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Contractors to think again as Burj Dubai gains floors

Design revision said to involve reduction of the spire to accommodate more useable floor space

Contractors tendering for the Burj Dubai construction contract have confirmed that they have been asked to re-tender for what will be the world’s tallest tower. This action is said to have been taken because of a design revision.

Construction Week was told that the design revision involves a reduction of the spire structure on the top of the tower so that more floors of useable space can be accommodated.

The official reason for the change is still unclear, but it purports to increase the total leaseable area in the tower and so will improve Emaar’s return on investment, one of the contractors said. He was speaking on condition of anonymity.

Past experience in cities around the world has shown that high-rise construction is notoriously expensive and many question the financial viability of building super tall buildings, especially when there is an abundance of flat land to build on, as is the case in Dubai. However, Emaar Properties, the developer, believes that it will not only be financially viable, but also represents a major engineering feat to build to a height not yet attempted by mankind. It believes that the tower, complemented by surrounding structures, will make an attractive proposition for not only the developer and residents, but also bring tourism inflow to Dubai and the country.

“With the Burj Dubai, we are creating a new architectural benchmark for global property developers and contributing towards the growth of Dubai as a leading tourist destination,” says Mohamed Ali Alabbar, Emaar chairman in the company’s 2004 yearbook.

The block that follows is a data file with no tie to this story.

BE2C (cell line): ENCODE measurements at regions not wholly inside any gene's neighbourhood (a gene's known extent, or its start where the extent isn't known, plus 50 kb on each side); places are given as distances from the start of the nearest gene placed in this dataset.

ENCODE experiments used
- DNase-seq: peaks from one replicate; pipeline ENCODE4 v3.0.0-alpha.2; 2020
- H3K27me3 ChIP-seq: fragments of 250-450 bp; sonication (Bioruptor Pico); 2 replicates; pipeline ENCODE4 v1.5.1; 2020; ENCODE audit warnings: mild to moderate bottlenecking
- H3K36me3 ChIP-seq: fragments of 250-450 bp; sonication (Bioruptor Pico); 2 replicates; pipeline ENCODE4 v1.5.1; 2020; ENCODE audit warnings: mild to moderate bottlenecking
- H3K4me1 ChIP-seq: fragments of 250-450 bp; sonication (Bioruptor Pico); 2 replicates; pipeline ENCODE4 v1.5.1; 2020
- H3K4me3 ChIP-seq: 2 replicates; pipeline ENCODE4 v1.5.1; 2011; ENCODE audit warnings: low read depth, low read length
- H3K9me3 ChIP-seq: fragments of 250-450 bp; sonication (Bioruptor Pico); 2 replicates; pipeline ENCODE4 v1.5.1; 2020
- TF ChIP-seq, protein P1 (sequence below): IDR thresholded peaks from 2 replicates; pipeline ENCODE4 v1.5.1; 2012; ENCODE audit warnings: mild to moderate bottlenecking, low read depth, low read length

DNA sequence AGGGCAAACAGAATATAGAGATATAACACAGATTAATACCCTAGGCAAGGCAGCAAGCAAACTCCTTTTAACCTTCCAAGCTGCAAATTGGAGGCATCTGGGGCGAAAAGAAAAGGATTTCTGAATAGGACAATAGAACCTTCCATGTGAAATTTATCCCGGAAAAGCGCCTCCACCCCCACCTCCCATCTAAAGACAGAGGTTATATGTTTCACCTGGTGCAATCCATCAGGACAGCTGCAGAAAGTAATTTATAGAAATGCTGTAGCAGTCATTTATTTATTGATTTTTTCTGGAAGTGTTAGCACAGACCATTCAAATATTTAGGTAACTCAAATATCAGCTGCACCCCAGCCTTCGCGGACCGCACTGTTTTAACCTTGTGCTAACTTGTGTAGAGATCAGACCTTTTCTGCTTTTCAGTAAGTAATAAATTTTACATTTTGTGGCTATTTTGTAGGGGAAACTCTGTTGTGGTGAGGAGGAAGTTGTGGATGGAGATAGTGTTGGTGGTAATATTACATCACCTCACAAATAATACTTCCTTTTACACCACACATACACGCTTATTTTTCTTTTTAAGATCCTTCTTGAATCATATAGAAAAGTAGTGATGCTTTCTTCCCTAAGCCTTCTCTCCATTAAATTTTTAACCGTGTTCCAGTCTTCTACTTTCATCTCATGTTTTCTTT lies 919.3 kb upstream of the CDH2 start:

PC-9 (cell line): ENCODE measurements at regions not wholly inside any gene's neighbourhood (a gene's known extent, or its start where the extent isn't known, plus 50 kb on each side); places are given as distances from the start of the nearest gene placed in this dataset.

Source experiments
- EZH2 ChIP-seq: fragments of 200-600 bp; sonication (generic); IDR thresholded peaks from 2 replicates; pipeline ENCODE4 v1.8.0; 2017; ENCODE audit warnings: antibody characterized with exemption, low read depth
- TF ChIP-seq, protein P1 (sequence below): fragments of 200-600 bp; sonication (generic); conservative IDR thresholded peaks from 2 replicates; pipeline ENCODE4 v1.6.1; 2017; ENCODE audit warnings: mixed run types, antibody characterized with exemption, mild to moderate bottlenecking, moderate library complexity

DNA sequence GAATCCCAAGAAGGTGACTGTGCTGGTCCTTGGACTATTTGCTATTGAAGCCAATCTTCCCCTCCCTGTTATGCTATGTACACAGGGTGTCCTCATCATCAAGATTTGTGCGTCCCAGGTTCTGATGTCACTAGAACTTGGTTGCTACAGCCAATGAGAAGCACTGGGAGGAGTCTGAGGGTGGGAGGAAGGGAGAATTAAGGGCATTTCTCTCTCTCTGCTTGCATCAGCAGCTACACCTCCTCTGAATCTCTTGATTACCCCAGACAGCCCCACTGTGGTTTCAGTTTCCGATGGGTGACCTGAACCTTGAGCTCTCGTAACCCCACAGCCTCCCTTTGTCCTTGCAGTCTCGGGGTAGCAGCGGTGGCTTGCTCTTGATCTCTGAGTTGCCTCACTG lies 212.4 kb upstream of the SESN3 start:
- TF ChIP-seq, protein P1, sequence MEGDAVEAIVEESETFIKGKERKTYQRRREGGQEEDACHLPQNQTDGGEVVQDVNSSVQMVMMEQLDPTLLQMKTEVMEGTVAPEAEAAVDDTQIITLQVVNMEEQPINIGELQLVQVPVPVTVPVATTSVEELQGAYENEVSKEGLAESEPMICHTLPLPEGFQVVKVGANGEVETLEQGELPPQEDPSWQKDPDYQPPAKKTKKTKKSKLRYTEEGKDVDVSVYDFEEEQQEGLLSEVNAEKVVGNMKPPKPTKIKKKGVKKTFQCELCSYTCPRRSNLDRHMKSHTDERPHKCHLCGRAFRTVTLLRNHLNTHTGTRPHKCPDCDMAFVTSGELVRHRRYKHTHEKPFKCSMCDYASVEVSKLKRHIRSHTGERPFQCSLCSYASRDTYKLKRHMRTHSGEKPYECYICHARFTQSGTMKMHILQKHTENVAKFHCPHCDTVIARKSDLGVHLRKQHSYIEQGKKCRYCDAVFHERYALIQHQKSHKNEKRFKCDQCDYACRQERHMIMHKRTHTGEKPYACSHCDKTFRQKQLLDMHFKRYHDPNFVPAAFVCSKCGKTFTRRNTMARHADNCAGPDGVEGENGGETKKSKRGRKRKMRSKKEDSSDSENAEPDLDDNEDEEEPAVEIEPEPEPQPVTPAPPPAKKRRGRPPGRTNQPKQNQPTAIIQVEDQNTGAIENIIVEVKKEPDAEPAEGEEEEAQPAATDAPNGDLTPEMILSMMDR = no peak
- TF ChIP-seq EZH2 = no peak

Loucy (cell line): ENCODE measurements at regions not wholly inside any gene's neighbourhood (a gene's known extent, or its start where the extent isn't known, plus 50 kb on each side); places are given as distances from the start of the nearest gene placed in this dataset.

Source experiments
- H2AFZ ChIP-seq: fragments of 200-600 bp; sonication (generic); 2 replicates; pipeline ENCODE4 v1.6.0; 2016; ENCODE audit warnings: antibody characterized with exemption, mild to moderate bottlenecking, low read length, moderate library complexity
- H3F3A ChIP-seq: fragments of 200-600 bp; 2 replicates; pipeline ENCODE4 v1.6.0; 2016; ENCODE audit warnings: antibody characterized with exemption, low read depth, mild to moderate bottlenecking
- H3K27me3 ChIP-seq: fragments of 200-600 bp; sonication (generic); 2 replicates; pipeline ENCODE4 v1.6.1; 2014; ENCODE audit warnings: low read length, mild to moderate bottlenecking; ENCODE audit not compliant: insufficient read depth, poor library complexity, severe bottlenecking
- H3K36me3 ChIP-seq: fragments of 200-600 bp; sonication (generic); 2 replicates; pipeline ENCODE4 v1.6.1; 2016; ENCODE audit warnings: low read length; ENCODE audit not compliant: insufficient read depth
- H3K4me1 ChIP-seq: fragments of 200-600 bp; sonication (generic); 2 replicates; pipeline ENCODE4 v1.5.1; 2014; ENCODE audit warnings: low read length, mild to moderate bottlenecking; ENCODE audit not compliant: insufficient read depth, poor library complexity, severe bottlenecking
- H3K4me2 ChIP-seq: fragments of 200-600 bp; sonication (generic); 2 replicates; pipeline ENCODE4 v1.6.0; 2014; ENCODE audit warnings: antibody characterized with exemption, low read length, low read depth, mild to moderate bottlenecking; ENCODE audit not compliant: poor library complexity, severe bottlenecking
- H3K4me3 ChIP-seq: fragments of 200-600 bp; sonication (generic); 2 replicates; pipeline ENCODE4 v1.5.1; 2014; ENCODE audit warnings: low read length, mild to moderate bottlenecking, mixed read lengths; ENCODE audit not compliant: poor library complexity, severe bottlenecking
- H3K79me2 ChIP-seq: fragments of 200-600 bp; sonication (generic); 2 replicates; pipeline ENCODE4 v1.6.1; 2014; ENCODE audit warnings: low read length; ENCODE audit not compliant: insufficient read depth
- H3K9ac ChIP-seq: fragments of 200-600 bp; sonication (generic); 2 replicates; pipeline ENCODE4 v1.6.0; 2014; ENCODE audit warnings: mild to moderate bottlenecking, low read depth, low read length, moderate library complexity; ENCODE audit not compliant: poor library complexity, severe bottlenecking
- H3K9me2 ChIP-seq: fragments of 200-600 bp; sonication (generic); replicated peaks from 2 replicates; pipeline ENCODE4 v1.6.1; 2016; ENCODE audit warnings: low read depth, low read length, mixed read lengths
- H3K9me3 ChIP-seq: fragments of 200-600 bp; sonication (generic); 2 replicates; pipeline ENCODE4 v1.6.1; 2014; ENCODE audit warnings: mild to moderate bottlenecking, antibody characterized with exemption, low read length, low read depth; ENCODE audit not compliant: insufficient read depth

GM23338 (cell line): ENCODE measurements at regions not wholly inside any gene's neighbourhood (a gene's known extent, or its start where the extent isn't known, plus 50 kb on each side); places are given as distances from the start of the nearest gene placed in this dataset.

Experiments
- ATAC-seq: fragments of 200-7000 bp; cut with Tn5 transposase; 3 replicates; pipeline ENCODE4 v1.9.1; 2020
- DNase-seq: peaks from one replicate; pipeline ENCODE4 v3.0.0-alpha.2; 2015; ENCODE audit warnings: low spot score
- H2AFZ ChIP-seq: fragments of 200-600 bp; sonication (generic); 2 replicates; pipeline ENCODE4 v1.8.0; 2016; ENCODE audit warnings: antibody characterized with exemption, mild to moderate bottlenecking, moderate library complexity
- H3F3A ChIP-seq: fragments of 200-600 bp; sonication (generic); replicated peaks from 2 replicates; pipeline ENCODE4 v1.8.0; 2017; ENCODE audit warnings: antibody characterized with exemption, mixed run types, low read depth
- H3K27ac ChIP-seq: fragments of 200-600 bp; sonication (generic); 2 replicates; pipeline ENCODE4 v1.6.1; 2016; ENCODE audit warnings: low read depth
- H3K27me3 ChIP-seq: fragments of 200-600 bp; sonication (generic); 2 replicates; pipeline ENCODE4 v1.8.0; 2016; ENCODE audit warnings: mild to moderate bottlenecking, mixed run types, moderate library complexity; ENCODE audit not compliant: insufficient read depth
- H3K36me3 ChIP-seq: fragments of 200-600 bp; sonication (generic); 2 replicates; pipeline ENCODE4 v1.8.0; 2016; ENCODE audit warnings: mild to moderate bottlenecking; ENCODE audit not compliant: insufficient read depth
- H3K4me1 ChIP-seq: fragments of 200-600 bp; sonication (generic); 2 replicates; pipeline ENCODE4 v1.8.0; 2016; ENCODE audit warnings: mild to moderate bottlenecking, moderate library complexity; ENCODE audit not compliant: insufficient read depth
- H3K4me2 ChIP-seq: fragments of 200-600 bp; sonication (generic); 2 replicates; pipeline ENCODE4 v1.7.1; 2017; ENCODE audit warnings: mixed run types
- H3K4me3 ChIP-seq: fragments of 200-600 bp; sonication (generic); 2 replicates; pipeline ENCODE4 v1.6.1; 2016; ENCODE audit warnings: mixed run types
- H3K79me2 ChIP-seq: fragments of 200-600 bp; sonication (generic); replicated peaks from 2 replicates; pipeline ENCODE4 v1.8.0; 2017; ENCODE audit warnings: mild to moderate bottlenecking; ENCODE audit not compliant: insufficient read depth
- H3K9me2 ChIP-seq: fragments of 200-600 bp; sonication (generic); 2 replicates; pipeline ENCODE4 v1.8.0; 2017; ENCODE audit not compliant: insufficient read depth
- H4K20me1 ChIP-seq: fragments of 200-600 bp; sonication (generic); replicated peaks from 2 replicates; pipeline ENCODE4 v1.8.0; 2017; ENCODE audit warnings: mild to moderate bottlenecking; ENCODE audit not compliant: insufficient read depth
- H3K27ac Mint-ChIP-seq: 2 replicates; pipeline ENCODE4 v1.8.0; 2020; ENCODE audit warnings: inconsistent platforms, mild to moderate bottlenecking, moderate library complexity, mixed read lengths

Emaar claims that Burj Dubai will not only be the tallest tower in the world, but “so much more.” It will combine residential and commercial units, hotel, entertainment and leisure outlets with open green spaces, water features, pedestrian boulevards, an ‘old town’ and one of the world’s largest shopping malls, which Emaar claims, will make the complex a successful project.

In June, Construction Week reported that the original drawings that went out as part of the tender documents showed that the tower would be 704.9 m, making it the world’s tallest by a considerable margin. Since then rumours have suggested that the tower may well end up even taller, with some citing 810 m as the final height. Emaar has been understandably tight-lipped about the height of the proposed tower.

Although the new design change is significant, it is not yet certain whether it will affect the building’s final height. It is more likely that the revision will delay the award of the main contract. Contractors were hoping that an announcement would be made by the end of this month. The industry believes that that construction of the tower could still be on schedule. It was launched in February 2003 and is expected to be finished in 2007.

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